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Benedictine monastery in Bristow offers a burial site for miscarried and stillborn babies

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Underneath the gentle shade of walnut trees lies a collection of toys. A miniature car, toppled over on the rain-soaked earth. A tiny dump truck. A stuffed bear.

These precious objects rest beside the names of children, etched in granite, who will never play with them.

They are left behind by parents who carry more "what ifs" than memories in their hearts.

In the cemetery on the grounds of the Benedictine Sisters of Virginia monastery in Bristow, about 400 miscarried or stillborn children are buried, their gravesites no more than a foot long.

The five plots of the cemetery, known as "Saint Andrew’s Cemetery," are a place of healing and peace for many parents who have experienced the pain of infant loss, said Kara Palladino.

Palladino, a parishioner of Holy Trinity Church in Gainesville, started the children’s cemetery at the Benedictine monastery as part of a lay apostolate called A Mom’s Peace, which provides support to families grieving infant loss.

"It’s very taboo — people don’t like to talk about it," Palladino said. "But some people do want to talk about it, and those people can heal from that. So we provide the things that they need to heal."

How It Began

It was not that long ago that Palladino was in the same situation as the parents she now helps.

Palladino lost a son, Francis, to miscarriage in 2014 and was looking for a place to bury him — finding few options in Northern Virginia specifically for that purpose.

She eventually found the Benedictine Sisters in Bristow, who offered a small plot in their cemetery as a gravesite.

After this, Palladino said she felt God calling her to help other suffering families in the same way.

"It’s something that I live every day and have lived every day since 2014," she said. "The Lord called me to do this and if the Lord asks something of you, you just show up."

 A Mom’s Peace was founded to support mothers of miscarried and stillborn babies by providing burial, bereavement and remembrance programs, she said.

Since the ministry’s founding, the sisters have gifted five cemetery plots for these infants, and Palladino has worked with about 400 families throughout Virginia and other states. Every child buried at the cemetery has an identical granite marker adorned with a Benedictine cross — a nod to the ministry’s partnership with the Sisters. A Mom’s Peace also provides family members with a matching Benedictine cross.

The ministry charges a small fee to help cover costs, "but finances should never prevent a grieving parent the ability to lay their child’s remains to rest," Palladino said. In cases where families do not have the financial means, donors have covered costs, and in the seven years the ministry has existed it has never turned away a family in need, she said.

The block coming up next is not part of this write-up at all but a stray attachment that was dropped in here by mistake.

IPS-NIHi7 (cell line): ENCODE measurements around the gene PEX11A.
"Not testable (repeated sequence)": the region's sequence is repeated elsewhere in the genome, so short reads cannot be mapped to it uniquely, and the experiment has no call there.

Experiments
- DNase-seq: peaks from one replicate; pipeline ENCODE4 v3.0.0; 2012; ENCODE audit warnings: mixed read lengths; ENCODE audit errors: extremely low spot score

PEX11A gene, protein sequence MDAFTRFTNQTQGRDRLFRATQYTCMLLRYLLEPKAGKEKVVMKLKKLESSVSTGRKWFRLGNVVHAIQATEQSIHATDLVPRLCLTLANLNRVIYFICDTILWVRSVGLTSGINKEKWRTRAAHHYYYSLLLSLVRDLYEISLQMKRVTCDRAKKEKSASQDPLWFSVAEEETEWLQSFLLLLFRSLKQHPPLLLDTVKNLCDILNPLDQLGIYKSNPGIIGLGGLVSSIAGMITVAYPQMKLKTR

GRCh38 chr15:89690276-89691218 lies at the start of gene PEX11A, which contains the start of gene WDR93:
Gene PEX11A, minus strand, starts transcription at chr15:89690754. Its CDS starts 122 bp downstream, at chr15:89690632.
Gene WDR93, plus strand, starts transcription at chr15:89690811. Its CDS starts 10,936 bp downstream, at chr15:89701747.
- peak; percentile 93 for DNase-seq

"A funeral and a burial is very important," Palladino said. "It brings comfort to people, brings a closure of sorts so you can begin to move forward from there. Having a place to come and visit is beautiful."

The infant’s cemetery doesn’t take up much land — "these are God’s smallest children," after all — but it provides space for people to find peace, Palladino said.

"When you have an opportunity to come here and just sit and pray and meditate and say the Rosary, it really has an opportunity to move you, and then you put your grief somewhere," she said. "This becomes your place."


For the Benedictine Sisters, hosting Saint Andrew’s Cemetery was an easy decision.

Their Benedictine charism, "worded simply, we say we are seeking God in communion, by prayer and service," said Sister Andrea Verchuck.

"Whatever service our people of God in our area ask about, if we can do it we will," she said. "I thought, ‘If we really believe that life begins at conception, we believe that no matter how far along the baby is developed, it is God’s baby.’ "

The 26 sisters living at the monastery often visit the cemetery , as well as the monastery’s columbarium, in prayer. It’s part of the Benedictine way "to be among those who have gone before us," said Sister Joanna Burley, prioress.

"A Benedictine monastery is supposed to be a place where people can come to learn, to grow, and to be spiritually renewed," Burley said. "That’s the whole point of a Benedictine monastery. So to have a place where people can come to bury their children and to grieve and to feel the presence of God on these grounds, that’s very special. It’s a gift we can offer that other places can’t."

Find out more

For more information about A Mom’s Peace, visit  www.amomspeace.org.

Riedl can be reached at matthew.riedl@arlingtondiocese.org or on Twitter @RiedlMatt.


© Arlington Catholic Herald 2021